In a strange way, the Irish people take a delayed revenge. They have brutally suffered under British rule, from an aggressive, egotistic and in many ways racist part of the English society.

 

the sting Milestones

Featured Stings

Can we feed everyone without unleashing disaster? Read on

These campaigners want to give a quarter of the UK back to nature

How to build a more resilient and inclusive global system

Stopping antimicrobial resistance would cost just USD 2 per person a year

Russia’s permafrost is melting and it could have a devastating global effect

Safe drinking water, sanitation, are ‘basic human rights’: new UN Water Development report

Doctors and nurses around the world are calling in sick

Civil society groups matter for Cambodia’s sustainable development: UN expert

Syria: UN Humanitarian Coordinator calls for unimpeded access from within the country

Voices of young climate action activists ‘give me hope’ says UN chief

Commission adopts White Paper on foreign subsidies in the Single Market

David Attenborough’s worried about this ocean threat – and it’s not plastic

Shanghai has tough new recycling rules – and it will stop collecting trash from communities that don’t comply

Explained, the economic ties between Europe and Asia

The European Commission and Austria secure COVID-19 vaccines for the Western Balkans

Italian elections: a long political limbo is ahead

FROM THE FIELD: Stopping aquatic hitchhikers to safeguard environments at sea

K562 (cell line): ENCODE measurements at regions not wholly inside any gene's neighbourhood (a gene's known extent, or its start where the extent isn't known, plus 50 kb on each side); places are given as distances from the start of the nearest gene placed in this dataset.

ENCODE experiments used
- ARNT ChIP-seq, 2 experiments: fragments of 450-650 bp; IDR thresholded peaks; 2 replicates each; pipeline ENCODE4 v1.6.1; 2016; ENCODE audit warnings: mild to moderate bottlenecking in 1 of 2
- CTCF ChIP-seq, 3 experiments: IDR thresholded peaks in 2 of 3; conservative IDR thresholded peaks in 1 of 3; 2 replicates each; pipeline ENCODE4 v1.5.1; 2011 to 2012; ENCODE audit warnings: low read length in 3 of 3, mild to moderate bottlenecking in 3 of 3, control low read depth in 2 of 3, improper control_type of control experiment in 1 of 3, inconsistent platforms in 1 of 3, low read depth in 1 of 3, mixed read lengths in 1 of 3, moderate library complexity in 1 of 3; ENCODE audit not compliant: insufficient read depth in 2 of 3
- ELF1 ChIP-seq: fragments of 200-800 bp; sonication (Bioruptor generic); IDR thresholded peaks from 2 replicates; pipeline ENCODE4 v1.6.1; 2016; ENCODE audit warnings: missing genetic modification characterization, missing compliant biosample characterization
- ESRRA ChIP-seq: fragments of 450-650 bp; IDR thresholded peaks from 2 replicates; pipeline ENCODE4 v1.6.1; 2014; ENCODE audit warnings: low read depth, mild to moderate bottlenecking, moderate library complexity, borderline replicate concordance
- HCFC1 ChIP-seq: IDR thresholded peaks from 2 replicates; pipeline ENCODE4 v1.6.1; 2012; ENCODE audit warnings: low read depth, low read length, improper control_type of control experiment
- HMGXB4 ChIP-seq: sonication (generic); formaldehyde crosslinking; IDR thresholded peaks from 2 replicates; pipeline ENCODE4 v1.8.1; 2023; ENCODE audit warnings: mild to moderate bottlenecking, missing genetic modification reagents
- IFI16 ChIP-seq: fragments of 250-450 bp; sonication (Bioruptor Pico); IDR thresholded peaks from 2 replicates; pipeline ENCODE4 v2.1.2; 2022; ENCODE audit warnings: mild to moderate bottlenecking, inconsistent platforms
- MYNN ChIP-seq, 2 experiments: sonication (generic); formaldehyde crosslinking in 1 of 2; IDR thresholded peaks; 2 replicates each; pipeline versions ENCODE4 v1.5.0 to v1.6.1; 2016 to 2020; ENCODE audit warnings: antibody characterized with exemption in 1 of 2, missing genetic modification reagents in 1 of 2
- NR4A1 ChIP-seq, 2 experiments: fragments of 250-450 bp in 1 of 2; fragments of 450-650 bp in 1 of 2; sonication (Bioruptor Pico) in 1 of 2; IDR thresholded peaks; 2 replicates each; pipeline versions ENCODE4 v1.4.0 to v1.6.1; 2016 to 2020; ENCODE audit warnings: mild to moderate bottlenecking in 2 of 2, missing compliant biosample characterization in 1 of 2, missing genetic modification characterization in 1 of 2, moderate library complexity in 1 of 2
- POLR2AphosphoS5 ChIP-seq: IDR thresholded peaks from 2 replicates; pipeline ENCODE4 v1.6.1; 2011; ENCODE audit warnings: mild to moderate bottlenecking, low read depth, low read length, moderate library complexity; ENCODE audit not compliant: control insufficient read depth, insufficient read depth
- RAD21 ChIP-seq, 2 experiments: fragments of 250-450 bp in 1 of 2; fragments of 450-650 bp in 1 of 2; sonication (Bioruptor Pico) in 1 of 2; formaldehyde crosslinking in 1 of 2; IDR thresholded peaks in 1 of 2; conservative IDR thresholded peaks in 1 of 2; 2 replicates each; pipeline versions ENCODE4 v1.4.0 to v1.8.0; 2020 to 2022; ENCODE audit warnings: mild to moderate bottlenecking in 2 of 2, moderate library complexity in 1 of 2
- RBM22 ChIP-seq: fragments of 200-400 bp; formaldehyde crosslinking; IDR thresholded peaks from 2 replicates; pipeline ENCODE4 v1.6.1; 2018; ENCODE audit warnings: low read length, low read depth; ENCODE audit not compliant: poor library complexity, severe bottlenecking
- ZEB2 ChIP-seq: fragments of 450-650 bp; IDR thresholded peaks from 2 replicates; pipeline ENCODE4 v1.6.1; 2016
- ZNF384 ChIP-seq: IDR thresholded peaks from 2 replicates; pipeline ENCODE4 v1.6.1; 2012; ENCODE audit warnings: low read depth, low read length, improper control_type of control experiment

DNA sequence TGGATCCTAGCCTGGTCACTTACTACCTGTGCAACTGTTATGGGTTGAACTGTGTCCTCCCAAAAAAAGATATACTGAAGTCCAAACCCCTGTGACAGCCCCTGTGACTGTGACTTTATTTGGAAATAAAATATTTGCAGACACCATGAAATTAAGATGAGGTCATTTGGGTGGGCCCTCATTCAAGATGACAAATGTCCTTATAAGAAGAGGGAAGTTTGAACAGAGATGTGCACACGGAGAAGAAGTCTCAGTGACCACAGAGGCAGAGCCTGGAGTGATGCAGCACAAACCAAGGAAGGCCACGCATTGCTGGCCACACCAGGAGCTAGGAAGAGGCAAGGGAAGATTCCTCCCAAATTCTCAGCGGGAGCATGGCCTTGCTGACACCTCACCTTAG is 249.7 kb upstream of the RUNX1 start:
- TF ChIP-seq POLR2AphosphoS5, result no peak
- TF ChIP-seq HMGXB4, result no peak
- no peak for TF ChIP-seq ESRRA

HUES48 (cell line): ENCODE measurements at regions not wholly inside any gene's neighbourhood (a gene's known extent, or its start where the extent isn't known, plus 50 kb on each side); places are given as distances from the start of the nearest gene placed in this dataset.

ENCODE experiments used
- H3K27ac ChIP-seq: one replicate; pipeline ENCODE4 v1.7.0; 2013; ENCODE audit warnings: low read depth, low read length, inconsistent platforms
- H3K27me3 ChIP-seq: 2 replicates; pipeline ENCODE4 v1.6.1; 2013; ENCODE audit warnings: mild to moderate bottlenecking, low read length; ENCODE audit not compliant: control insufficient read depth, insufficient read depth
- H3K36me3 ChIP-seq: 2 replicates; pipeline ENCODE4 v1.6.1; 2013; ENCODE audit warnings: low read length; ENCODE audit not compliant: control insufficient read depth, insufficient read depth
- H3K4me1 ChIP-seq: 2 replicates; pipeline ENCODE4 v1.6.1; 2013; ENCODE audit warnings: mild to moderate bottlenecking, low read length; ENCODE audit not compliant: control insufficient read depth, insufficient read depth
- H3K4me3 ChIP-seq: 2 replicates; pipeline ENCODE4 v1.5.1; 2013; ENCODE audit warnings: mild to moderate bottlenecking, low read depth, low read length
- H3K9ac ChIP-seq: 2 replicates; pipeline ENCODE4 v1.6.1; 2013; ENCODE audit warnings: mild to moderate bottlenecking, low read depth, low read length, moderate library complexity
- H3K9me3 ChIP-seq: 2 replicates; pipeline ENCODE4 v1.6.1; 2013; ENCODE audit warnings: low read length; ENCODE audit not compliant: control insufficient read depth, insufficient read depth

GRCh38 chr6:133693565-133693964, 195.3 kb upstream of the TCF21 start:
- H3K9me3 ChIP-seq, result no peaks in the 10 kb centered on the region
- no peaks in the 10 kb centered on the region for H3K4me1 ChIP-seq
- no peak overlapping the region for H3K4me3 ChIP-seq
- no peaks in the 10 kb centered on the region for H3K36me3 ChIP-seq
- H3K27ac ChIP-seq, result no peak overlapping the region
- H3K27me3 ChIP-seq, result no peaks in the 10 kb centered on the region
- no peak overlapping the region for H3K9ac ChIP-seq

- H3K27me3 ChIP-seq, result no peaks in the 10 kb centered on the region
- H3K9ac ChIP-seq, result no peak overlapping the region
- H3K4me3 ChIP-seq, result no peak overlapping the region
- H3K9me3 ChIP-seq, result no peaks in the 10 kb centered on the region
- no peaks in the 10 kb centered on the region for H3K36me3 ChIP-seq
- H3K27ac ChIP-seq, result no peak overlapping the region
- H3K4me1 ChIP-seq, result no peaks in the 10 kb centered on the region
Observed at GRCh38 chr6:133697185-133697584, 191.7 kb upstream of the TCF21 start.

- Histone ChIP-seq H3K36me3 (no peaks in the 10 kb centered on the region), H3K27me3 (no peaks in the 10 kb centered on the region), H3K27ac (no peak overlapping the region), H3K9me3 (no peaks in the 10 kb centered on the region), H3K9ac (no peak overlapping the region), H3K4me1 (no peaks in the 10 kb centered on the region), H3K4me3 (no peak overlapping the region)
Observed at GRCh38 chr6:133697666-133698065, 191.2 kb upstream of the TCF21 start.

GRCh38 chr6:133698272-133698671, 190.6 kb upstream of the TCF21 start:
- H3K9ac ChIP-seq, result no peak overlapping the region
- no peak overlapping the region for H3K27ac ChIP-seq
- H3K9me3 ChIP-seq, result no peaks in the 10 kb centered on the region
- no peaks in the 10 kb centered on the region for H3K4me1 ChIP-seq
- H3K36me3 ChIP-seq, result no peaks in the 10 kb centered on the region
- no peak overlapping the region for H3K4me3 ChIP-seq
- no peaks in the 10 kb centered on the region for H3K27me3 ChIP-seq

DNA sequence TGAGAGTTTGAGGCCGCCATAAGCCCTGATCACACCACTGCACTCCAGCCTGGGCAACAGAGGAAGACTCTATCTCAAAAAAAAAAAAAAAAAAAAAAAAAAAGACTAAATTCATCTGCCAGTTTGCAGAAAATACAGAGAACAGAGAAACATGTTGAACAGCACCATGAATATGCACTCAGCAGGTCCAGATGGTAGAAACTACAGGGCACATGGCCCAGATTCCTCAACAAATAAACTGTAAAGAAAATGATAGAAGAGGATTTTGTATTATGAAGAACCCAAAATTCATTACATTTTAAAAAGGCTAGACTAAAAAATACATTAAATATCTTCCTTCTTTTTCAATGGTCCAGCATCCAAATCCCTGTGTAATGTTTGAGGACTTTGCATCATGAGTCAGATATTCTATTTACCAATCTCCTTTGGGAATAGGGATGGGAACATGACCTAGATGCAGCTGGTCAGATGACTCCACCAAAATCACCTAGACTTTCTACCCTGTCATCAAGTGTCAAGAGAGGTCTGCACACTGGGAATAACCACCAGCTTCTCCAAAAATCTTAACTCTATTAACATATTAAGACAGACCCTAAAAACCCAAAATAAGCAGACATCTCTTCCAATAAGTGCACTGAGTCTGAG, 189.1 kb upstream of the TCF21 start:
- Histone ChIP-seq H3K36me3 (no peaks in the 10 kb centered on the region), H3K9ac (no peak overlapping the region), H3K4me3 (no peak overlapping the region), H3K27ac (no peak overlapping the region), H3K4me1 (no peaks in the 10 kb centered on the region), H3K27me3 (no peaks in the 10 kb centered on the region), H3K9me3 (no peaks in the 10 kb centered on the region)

How COVID-19 is making companies act for the long term

In The Bahamas, Guterres sees impact of ‘Category Hell’ hurricane, ‘powered by climate change’

The ITU Telecom World on 14-17 November in Bangkok, Thailand

Deal on protecting workers from exposure to harmful substances

Plan for troop pullback ‘now accepted’ by rival forces around key Yemen port, but fighting intensifying elsewhere, Security Council warned

Recovering from COVID-19: these are the risks to anticipate now – before it’s too late

Global aid appeal targets more than 93 million most in need next year

European Youth Vlog

Embrace ‘people-centered multilateralism,’ UN-civil society forum urges

Find unity ‘to halt Libya’s senseless unraveling’, UN envoy urges Security Council

Will Europe be able to deal with the migration crisis alone if Turkey quits the pact?

Criminals thrive on data abundance – here’s how we’ll catch them

LUX prize will be awarded jointly by the European Parliament and the European Film Academy

Industrial price dive may lead to point of no return

Viktor Orbán, Hungarian Prime Minister, at a 2015 event in Brussels, Berlaymont. (Copyright: European Union , 2015; Source: EC - Audiovisual Service; Photo: Lieven Creemers)

Hungary and Ireland build front to say no to EU tax harmonisation plan